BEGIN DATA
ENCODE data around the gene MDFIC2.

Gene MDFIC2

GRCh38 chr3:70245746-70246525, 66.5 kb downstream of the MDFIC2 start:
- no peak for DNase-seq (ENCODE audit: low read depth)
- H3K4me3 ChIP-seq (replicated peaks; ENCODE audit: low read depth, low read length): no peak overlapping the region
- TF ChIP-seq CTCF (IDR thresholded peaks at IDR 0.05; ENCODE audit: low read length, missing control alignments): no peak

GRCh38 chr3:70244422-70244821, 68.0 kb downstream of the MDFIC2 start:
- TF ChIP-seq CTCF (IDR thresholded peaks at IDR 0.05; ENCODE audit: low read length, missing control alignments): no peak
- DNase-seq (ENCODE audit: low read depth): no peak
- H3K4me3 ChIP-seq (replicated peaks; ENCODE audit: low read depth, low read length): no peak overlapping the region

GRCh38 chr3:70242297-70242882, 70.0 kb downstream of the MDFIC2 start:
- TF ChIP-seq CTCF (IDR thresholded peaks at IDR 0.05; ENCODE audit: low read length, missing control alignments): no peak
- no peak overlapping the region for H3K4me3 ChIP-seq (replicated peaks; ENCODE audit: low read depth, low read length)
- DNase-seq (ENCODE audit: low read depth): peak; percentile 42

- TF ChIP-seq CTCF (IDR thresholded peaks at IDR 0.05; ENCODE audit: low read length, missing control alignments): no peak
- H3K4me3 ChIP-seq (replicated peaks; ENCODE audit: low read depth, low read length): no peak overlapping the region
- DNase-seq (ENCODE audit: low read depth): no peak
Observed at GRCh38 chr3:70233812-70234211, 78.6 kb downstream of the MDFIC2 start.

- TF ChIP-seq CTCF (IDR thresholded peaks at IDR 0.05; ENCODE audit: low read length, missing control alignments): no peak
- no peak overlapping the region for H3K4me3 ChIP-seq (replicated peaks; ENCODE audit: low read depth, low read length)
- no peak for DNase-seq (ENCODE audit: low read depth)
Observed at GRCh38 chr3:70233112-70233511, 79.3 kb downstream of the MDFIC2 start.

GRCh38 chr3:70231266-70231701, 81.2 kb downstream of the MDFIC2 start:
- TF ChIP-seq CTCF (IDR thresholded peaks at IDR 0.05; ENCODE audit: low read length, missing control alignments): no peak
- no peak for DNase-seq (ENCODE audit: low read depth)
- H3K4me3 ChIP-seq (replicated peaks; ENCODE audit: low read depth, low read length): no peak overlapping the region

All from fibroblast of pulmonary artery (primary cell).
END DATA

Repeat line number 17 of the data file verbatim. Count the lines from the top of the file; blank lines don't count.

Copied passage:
- DNase-seq (ENCODE audit: low read depth): no peak